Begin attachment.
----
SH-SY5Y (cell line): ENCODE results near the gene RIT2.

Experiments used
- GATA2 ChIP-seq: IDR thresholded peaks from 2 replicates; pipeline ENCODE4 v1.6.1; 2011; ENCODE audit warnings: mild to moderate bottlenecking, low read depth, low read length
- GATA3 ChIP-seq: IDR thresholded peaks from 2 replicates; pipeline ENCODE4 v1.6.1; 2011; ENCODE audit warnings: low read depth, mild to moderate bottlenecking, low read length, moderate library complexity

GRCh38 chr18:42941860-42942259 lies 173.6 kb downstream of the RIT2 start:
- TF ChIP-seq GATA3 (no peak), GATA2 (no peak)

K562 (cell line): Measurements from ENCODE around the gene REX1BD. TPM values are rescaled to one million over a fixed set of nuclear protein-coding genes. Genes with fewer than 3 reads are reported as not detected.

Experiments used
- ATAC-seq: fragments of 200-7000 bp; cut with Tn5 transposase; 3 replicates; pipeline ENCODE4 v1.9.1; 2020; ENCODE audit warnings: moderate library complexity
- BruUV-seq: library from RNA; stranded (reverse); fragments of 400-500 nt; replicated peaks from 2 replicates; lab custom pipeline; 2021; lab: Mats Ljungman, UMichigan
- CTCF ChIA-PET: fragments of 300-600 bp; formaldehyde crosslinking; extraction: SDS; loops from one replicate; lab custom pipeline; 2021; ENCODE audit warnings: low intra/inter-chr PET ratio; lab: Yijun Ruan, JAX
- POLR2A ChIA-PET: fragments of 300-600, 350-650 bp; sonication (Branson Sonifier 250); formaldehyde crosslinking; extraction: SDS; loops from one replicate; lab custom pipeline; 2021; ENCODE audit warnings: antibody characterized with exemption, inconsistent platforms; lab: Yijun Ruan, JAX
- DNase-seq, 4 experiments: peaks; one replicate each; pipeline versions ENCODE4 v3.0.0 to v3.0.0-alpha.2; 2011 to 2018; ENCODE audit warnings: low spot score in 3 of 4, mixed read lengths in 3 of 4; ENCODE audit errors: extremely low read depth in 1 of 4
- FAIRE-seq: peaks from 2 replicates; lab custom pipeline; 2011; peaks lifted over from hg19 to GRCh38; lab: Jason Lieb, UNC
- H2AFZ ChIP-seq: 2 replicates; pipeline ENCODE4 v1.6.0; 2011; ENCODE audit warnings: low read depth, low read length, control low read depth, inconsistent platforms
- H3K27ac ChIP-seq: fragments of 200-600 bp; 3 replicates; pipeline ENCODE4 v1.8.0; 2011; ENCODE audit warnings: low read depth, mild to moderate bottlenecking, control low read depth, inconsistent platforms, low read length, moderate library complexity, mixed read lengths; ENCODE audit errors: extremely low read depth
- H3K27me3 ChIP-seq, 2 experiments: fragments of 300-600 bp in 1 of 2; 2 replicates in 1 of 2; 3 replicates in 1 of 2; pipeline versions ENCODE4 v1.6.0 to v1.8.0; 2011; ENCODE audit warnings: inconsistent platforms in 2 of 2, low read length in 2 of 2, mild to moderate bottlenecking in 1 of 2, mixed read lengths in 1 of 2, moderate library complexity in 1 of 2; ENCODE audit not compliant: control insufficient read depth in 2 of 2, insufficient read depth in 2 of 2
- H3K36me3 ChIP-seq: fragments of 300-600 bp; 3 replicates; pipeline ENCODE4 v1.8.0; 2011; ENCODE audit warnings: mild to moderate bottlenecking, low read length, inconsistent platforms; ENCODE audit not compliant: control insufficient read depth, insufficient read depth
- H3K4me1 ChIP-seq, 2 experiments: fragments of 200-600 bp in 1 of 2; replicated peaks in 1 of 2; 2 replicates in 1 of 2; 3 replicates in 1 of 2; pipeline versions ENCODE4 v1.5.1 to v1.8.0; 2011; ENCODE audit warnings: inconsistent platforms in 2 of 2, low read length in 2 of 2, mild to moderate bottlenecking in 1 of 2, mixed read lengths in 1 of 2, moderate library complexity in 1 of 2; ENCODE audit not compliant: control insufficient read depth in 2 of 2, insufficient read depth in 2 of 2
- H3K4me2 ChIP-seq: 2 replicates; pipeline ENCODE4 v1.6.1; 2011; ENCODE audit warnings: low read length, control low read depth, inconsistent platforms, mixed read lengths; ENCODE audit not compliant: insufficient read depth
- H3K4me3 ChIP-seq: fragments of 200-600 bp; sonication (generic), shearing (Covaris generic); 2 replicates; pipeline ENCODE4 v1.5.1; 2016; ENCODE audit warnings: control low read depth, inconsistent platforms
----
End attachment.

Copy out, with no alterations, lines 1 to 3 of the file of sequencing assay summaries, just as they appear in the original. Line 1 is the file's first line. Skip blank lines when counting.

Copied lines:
SH-SY5Y (cell line): ENCODE results near the gene RIT2.

Experiments used
- GATA2 ChIP-seq: IDR thresholded peaks from 2 replicates; pipeline ENCODE4 v1.6.1; 2011; ENCODE audit warnings: mild to moderate bottlenecking, low read depth, low read length